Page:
Dust Disregards Political Boundaries, Let’s Act Together
- Sand and dust storms (SDS) affect 151 countries and pose real threats to the lives, health, well-being and sustainable development of millions of people.
- Governments are starting to act, but they need inspiration to work together.
- Successful and collaborative actions on SDS contribute directly and indirectly to the implementation of the Sustainable Development Goals (SDGs).
In March this year, an unusual sand and dust storm nicknamed ‘Mars on Earth or Orange Snow transported and deposited dust that transformed European landscapes into a surreal orange-tinted scenery. An even more drastic dust storm swept over India recently and left behind a trail of casualties.Then in May, sand and salt storms transferred from the dry Aral Sea, known as the Aralkum Desert, covered some provinces and the capital city of Turkmenistan, Ashgabat. Cotton fields, orchards and pastures were covered with salt.
Such events alarm us about the magnitude and seriousness of this recurrent natural disaster. But why is it happening and what are the impacts of sand and dust storms?
Sand and dust storms (SDS) are often associated with just a few countries, such as China, Kuwait, and South Korea in Asia. But they affect 151 countries directly and pose real threats to the lives, health, well-being and sustainable development of millions of people.
Sand and dust storms gained serious global attention just three years ago because of the growing impacts of air pollution on health, the emergence of new sand and dust storm source areas and increasing damage and losses in some areas. It was the first time the global community signaled a readiness to take concrete action.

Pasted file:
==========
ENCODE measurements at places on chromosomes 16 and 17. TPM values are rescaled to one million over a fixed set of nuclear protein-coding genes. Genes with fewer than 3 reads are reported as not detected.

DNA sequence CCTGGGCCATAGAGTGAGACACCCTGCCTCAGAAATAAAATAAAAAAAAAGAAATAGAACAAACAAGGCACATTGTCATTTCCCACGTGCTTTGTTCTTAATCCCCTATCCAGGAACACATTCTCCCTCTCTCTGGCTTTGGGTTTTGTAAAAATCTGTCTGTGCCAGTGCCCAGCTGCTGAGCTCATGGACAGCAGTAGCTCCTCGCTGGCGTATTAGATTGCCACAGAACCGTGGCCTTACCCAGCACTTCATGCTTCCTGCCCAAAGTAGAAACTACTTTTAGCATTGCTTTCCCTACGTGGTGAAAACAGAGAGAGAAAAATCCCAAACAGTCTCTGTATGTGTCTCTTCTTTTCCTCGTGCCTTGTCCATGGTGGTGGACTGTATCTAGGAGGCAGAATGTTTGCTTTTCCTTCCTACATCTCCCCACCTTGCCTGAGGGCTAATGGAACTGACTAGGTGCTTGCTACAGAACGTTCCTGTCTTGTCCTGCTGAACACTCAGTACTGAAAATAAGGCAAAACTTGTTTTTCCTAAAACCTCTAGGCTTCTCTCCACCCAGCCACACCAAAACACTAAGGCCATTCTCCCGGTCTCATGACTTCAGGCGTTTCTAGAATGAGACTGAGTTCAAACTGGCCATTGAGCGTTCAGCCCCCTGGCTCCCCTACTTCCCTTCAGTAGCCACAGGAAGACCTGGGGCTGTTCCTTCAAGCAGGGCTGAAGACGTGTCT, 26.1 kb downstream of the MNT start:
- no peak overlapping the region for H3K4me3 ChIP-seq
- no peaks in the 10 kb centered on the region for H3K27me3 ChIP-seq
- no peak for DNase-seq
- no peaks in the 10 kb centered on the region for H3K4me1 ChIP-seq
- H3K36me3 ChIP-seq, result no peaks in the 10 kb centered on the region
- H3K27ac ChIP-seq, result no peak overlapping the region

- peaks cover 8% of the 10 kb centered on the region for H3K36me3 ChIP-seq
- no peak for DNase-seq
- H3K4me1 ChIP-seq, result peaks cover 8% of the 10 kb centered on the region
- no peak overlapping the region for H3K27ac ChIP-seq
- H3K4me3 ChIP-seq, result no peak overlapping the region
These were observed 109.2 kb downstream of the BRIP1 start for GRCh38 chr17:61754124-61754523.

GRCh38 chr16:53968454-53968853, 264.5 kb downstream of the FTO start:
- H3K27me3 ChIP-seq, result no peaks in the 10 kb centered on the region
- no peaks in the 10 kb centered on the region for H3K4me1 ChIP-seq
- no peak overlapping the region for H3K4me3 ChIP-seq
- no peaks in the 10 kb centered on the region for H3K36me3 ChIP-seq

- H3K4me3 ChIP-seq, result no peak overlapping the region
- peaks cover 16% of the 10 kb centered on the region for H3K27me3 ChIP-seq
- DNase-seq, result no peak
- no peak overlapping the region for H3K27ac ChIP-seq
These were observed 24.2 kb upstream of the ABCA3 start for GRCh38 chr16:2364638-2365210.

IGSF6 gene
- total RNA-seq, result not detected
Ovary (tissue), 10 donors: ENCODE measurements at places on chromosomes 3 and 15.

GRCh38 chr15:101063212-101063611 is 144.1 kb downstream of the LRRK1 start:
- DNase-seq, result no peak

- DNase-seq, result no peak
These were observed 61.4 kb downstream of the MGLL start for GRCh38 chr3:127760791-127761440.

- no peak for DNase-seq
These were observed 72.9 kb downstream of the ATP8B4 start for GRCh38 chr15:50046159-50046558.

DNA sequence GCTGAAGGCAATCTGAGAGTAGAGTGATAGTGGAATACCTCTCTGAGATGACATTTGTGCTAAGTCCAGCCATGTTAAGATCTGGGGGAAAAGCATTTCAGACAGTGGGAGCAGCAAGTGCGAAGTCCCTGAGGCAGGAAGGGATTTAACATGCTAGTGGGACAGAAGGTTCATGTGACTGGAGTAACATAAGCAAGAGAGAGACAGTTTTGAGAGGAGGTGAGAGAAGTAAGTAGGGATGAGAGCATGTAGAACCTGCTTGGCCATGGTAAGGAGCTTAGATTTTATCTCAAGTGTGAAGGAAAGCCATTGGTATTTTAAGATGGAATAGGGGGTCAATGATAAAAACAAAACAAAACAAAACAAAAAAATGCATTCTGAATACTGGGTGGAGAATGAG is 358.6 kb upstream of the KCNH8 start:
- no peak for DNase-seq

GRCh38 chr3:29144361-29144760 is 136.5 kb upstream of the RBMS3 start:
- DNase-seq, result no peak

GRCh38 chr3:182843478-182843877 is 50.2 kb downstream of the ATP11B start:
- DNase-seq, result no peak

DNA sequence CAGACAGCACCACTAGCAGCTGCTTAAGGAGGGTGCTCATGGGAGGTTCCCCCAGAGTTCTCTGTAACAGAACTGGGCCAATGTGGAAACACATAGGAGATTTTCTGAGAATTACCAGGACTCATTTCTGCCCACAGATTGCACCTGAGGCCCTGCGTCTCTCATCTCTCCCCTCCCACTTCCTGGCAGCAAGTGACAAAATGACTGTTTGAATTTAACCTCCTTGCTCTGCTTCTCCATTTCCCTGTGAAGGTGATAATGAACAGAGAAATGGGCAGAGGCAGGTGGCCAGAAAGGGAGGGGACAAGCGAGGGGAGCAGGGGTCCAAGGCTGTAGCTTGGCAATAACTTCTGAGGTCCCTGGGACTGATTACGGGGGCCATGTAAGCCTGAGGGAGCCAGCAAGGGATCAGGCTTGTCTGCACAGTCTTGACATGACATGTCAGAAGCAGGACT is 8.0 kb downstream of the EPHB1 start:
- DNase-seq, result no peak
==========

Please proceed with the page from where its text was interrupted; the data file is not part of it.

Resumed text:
Considering the havoc recent dust storms have caused, in India for example, the public must capitalize on this momentum to get policy-makers to take bold and coordinated action and to engage the public in all affected countries. The next opportunity might be a regrettable moment, with epic catastrophic losses.
Air pollution is typically associated with the burning of fossil fuels. It is viewed as a relatively new environmental threat. In fact, extreme air pollution from sand and dust storms has existed for millennia.
Governments are starting to act, but they need inspiration to work together.
Since 2015, the UN General Assembly has adopted three resolutions in a row to combat sand and dust storms. In 2016, the second session of the UN Environment Assembly (UNEA-2) resolved to tackle sand and dust storms. Then, in 2017, the 13th session of Conference of the Parties to the UNCCD adopted its first decision on sand and dust storms. The Conference invited governments to take action based on the activities proposed in the Convention’s Policy Advocacy Framework on sand and dust storms.
The Framework sets out precautionary measures to minimize the negative impacts of sand and dust storms in the three key areas of early warning, resilience and preparedness, and source mitigation. In addition, countries that are potential sources of sand and dust storms need to explore this threat when considering their voluntary national targets for achieving land degradation neutrality (LDN).
LDN is a Sustainable Development Goal target (15.3) measuring the health of the land. The UNCCD is the custodian of the LDN target. The inclusion of the LDN concept in the UNCCD 2018-2030 Strategic Framework as a key tool for implementing the Convention strengthens its achievement. LDN can provide an effective framework to address anthropogenic sources in affected areas.
Last December, the 72nd session of the UN General Assembly adopted a resolution on sand and dust storms that calls for policy coordination of global actors and a UN system-wide approach and action plan to address these challenges.